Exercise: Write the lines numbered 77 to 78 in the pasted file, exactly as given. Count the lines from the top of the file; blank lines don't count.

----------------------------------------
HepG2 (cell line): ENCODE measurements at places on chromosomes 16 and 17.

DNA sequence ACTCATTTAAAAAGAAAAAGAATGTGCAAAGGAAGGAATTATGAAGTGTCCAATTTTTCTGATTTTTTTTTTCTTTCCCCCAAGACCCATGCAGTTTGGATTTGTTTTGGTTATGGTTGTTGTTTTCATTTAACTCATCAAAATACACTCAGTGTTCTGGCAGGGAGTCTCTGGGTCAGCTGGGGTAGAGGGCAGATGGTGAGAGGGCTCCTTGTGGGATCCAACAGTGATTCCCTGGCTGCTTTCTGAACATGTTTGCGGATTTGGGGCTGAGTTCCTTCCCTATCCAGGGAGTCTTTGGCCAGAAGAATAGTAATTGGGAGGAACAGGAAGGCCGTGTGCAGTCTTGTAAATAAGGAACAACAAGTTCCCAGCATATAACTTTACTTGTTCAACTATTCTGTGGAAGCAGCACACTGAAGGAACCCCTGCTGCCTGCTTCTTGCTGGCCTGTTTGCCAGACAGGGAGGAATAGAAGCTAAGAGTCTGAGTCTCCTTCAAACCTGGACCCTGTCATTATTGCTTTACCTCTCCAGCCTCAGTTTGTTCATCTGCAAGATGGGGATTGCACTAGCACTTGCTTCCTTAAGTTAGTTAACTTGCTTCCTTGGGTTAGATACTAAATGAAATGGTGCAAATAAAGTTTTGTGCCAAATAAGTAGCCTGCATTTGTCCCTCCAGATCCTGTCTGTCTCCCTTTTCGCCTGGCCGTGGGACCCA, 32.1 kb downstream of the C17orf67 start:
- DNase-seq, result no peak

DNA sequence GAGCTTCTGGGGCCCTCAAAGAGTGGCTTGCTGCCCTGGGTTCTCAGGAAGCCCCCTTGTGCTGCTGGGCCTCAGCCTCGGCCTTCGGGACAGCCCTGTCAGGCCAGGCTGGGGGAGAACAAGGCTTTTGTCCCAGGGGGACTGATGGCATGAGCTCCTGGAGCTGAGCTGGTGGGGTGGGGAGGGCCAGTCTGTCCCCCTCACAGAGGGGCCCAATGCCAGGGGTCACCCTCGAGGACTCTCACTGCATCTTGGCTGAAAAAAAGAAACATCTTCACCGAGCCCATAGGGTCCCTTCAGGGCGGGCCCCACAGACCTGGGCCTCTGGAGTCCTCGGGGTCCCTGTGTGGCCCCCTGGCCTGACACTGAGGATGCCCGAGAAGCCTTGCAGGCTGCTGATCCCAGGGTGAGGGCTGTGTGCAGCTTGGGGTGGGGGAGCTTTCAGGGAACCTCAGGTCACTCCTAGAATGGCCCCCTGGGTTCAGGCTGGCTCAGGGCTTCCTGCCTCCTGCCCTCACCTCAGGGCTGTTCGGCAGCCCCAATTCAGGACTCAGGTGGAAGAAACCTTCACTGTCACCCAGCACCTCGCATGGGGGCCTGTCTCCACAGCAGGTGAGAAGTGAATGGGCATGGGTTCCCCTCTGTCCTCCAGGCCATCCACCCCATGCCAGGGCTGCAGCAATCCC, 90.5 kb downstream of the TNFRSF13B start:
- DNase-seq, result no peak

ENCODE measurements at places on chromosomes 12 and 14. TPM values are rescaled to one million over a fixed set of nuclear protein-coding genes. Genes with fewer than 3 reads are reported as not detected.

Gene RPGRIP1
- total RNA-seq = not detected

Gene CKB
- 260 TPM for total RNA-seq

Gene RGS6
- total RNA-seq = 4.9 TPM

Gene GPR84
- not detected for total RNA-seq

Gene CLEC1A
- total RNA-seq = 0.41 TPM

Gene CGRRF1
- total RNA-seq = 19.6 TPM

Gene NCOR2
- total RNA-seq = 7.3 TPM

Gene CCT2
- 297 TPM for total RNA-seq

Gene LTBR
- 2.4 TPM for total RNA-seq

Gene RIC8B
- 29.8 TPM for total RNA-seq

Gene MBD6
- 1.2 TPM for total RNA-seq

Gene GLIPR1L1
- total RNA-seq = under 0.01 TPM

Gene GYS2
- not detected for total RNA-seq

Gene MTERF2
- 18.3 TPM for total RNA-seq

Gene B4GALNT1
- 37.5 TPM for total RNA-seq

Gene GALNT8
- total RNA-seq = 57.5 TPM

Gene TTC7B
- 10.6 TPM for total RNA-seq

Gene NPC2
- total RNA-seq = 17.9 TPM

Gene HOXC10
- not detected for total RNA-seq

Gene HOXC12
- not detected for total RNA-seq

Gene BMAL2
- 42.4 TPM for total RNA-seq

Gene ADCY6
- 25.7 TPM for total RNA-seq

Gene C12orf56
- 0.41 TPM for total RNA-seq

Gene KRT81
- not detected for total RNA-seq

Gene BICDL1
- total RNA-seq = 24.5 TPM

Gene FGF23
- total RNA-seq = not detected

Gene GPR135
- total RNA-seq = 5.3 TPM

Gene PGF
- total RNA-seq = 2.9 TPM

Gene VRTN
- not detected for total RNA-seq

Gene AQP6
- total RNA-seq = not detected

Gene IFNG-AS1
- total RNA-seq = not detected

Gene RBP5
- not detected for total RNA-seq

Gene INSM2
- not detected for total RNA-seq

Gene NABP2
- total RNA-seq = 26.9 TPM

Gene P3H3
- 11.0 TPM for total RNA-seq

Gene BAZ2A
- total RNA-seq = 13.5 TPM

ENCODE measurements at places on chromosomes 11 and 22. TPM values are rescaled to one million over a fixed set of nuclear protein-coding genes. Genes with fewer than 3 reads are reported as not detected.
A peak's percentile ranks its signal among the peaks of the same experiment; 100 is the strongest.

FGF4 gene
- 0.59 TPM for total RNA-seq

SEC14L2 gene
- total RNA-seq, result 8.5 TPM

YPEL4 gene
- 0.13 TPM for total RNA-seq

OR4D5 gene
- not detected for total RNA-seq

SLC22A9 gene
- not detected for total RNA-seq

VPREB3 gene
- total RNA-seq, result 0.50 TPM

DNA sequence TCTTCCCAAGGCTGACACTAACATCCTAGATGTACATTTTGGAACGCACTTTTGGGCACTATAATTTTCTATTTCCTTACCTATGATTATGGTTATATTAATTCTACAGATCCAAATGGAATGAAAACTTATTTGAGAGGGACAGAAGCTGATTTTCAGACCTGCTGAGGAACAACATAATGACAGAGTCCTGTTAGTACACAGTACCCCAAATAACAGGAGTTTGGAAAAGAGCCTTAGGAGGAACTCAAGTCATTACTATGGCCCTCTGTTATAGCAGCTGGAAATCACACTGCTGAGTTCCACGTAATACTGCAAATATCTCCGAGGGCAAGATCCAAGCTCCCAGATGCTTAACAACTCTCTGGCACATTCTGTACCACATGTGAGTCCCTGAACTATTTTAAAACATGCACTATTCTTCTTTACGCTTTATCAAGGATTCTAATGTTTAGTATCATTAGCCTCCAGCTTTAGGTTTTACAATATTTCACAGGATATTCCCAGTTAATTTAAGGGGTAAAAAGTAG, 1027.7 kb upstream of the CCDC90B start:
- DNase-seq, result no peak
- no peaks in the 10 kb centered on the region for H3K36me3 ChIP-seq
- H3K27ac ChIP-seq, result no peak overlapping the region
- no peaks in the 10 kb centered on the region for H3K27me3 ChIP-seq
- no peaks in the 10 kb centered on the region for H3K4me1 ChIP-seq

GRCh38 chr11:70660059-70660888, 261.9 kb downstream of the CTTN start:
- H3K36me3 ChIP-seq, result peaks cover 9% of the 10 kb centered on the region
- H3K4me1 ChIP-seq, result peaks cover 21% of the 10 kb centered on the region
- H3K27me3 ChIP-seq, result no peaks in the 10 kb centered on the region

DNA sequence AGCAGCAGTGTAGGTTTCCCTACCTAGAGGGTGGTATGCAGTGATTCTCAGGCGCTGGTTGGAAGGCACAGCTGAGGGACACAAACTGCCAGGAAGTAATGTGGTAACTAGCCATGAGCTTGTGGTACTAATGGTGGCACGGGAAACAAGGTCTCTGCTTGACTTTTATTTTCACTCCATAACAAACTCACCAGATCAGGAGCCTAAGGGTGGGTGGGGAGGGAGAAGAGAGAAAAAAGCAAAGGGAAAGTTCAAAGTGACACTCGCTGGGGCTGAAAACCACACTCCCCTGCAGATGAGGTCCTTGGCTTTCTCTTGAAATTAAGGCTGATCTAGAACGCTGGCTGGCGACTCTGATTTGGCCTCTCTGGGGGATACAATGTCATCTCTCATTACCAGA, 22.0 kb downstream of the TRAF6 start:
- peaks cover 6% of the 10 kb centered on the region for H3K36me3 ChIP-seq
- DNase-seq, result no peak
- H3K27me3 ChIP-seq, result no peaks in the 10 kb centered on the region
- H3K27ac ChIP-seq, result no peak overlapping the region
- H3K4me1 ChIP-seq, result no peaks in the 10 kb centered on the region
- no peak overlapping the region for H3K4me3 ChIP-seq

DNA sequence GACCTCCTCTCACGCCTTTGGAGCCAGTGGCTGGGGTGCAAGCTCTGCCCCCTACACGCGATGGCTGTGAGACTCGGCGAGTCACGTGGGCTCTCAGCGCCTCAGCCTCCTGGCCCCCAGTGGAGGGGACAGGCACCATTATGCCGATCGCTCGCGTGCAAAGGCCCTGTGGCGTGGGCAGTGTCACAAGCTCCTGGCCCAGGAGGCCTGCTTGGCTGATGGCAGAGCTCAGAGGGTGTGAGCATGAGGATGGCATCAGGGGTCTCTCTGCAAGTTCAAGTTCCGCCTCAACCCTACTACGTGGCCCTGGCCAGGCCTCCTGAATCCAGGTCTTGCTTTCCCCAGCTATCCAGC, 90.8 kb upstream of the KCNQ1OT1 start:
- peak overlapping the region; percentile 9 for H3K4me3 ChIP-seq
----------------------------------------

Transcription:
Gene BAZ2A
- total RNA-seq = 13.5 TPM